Skip to main content

Notes on a Scandal: Loneliness sucks

Most people remember the film version of Notes on a Scandal (which I most unfortunately love) as being that one where Cate Blanchett has an affair with a teenage boy and Dame Judi Dench is some sort of predatory lesbian.

Cate Blanchett isn't enough of a dick in the movie

The book about which it is based, What Was She Thinking? [Notes on a Scandal], somewhat diverges from that. As I read it, I realized with increasing dismay that Dench's character, the narrator Barbara, was grossly maligned and simplified in the film. Not that her character is overly simple there, but she CAN in fact be reduced to 'predatory lesbian.' At least based on thoughtless impressions.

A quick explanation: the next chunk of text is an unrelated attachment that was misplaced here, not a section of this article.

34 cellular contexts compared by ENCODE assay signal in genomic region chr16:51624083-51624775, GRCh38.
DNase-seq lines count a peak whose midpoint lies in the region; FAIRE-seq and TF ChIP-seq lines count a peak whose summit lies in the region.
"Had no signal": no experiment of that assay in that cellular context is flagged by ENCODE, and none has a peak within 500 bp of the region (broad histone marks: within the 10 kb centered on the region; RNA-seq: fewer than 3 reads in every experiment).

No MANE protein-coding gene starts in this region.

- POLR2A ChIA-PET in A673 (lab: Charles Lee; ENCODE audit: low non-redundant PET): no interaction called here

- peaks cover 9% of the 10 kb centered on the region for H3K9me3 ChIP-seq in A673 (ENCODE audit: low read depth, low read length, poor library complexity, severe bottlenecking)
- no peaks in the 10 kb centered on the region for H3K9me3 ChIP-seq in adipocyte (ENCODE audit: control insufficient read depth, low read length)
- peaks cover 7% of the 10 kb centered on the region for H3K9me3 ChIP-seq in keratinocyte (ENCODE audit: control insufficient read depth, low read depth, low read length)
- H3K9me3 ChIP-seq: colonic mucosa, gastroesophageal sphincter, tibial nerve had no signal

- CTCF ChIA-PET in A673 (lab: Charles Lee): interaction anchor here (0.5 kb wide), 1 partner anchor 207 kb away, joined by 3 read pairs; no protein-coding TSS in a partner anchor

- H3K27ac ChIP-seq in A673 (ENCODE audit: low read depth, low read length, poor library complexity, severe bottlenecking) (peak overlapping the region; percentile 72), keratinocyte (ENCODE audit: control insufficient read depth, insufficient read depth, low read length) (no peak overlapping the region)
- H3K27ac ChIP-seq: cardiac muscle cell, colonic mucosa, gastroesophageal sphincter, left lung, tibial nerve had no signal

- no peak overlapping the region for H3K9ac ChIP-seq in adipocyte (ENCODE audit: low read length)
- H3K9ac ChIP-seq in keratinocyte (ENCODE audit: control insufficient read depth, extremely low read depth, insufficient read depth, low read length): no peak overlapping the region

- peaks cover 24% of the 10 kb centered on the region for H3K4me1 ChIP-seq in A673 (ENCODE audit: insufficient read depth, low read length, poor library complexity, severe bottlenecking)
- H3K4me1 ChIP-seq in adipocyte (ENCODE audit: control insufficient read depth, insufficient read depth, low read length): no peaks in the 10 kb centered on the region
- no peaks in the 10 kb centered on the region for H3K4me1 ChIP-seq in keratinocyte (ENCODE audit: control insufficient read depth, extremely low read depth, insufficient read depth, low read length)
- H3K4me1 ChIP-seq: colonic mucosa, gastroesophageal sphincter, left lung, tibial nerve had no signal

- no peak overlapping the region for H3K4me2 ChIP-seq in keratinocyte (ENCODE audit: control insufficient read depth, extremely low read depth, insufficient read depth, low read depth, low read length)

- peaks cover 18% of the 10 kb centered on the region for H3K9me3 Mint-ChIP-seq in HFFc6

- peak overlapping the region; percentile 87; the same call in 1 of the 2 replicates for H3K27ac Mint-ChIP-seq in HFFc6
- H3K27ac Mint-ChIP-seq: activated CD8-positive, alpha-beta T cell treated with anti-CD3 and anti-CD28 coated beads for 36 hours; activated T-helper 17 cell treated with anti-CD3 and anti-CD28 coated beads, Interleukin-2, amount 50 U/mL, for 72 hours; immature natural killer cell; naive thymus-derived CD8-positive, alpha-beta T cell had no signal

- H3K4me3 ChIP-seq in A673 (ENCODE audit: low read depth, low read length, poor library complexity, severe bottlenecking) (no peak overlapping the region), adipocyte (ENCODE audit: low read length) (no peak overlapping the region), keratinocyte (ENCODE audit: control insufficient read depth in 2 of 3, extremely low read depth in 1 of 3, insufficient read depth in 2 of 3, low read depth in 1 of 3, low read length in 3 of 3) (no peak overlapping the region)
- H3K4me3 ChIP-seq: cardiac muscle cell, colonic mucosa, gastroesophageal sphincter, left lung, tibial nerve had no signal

The book is narrated by Barbara, as she writes in her journal about her relationship with another teacher at the high school she has worked at for decades. This other teacher (Sheba) is new and wants to make some sort of difference in the lives of the students, but of course is immediately overrun by her pupils. Barbara is writing in the wake of Sheba's affair, and whether she is a reliable narrator or not is...questionable.


Barbara is likable and unlikable. She's extremely judgmental and uses phrases like "suppurating carbuncles," but this, of course, endeared her to me. Cliches are the worst, aren't they, Barbara? I'd say we should have tea, but you made such a big deal about going over to Sheba's for dinner that I worry it would just be uncomfortable for both of us. But STILL. People saying inane things: boooo.